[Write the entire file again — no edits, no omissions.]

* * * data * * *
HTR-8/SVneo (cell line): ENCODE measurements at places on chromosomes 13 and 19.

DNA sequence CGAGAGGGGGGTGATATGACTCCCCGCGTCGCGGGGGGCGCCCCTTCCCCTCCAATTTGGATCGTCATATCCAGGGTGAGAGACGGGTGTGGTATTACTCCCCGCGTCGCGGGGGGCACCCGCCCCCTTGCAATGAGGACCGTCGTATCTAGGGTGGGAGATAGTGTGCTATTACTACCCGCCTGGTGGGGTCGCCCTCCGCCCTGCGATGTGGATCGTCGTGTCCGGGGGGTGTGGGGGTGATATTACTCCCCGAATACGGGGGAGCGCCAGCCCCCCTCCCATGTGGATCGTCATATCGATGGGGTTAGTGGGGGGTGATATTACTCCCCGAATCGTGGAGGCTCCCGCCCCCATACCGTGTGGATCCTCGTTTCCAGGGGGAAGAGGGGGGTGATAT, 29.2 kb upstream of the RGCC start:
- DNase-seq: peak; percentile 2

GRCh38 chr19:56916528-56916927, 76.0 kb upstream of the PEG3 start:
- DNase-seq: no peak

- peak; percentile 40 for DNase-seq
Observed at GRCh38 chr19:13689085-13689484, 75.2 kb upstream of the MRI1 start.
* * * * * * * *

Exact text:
HTR-8/SVneo (cell line): ENCODE measurements at places on chromosomes 13 and 19.

DNA sequence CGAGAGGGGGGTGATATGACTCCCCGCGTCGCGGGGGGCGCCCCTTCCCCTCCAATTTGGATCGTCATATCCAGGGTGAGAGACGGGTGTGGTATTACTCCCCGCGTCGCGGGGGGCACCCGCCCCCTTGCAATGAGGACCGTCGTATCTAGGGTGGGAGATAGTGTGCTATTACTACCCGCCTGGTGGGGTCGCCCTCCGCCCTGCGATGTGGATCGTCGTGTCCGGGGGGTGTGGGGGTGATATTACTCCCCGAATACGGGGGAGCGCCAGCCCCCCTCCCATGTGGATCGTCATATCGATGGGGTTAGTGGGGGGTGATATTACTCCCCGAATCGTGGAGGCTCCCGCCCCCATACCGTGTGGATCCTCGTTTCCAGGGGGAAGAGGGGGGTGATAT, 29.2 kb upstream of the RGCC start:
- DNase-seq: peak; percentile 2

GRCh38 chr19:56916528-56916927, 76.0 kb upstream of the PEG3 start:
- DNase-seq: no peak

- peak; percentile 40 for DNase-seq
Observed at GRCh38 chr19:13689085-13689484, 75.2 kb upstream of the MRI1 start.